“Compared to before, it could be easier to find that sort of material. I think it could also depend on the region,” said Lee, who left the northern border area of Ryanggang Province while she was still in middle school.

At school, Lee’s exposure to literature was limited to stories extolling the ruling Kim family.

“There are books written by Kim Il Sung from my parents’ generation and I’ve seen people of that generation read those,” she said. “If you compare seven years ago to now, there is a greater variety of information.”

She also remembers being able to borrow books at train stations, but these were limited to stories about the Japanese occupation and other government- friendly narratives. Regardless, she said reading for leisure was not especially common.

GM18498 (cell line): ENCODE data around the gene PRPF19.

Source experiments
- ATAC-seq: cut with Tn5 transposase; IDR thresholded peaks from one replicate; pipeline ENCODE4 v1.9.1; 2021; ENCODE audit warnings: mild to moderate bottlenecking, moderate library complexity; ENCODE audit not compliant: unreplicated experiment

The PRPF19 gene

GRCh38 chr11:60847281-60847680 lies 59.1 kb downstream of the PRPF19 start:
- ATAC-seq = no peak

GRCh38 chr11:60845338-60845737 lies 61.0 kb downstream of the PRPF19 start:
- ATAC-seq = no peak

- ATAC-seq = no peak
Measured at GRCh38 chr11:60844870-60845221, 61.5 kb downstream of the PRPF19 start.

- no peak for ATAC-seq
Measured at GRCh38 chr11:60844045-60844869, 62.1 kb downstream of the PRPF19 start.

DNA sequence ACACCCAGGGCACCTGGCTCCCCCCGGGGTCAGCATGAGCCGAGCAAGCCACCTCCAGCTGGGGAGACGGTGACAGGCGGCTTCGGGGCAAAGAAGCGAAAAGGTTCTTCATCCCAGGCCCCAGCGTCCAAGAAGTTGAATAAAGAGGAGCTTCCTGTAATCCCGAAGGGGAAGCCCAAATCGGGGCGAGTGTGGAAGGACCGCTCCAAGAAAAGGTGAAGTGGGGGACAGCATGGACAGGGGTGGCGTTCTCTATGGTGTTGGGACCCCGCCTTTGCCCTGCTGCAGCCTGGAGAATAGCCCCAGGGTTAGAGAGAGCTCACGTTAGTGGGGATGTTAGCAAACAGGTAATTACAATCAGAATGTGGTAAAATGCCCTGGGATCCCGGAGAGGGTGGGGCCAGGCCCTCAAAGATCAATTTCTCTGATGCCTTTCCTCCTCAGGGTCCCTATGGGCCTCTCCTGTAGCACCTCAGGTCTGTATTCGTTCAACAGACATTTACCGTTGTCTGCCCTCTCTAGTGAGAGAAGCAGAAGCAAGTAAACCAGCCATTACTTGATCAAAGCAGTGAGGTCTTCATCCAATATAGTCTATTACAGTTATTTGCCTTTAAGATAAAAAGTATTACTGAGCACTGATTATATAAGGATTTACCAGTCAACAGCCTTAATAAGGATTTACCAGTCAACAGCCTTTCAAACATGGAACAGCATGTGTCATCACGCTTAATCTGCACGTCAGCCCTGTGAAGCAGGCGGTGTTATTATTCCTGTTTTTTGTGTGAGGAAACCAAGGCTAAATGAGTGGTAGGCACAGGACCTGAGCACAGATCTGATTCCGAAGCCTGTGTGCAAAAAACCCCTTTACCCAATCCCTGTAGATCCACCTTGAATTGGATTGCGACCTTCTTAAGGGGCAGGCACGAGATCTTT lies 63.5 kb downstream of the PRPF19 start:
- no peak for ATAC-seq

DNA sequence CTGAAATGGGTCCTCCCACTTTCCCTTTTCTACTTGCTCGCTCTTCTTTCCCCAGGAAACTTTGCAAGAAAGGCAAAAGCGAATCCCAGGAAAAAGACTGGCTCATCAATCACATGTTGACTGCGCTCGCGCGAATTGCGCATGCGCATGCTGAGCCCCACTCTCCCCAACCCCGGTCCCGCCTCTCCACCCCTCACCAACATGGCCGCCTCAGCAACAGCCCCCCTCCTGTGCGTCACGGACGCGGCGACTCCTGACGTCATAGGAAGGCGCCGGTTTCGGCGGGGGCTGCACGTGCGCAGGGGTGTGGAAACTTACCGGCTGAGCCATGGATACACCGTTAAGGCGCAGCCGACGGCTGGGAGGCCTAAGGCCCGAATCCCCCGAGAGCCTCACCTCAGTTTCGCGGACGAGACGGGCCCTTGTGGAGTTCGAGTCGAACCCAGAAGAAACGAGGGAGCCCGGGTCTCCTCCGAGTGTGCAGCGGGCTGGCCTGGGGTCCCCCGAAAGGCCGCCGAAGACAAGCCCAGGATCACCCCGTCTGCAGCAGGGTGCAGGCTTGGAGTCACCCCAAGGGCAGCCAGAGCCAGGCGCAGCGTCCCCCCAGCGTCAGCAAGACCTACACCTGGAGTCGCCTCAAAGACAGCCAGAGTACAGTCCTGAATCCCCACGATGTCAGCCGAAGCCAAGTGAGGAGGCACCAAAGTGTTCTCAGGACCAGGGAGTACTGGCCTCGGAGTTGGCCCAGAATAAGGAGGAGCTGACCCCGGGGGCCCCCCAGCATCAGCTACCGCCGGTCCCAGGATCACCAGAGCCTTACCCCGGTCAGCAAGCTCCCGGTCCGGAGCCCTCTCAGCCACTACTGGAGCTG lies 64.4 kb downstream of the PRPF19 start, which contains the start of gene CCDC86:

“Everyone is so busy with work and life that they don’t have time to read books,” she said.

While access to foreign books may have become easier, the choice for readers of Korean appears to be still limited to the classics. Kim said he not seen or heard of any recent fiction translated in the country.

The situation is much different for North Koreans who can speak English in relatively wealthy and cosmopolitan Pyongyang, according to Simon Cockerell, general manager of Koryo Tours and a frequent visitor to the country.

“I know quite a lot of people who’ve read Harry Potter. It’s quite popular among younger women, but these are English-speakers,” he said.

Cockerel said that such titles would probably come from a foreigner or friend who’d been abroad, as he’d never seen any in book shops in the capital.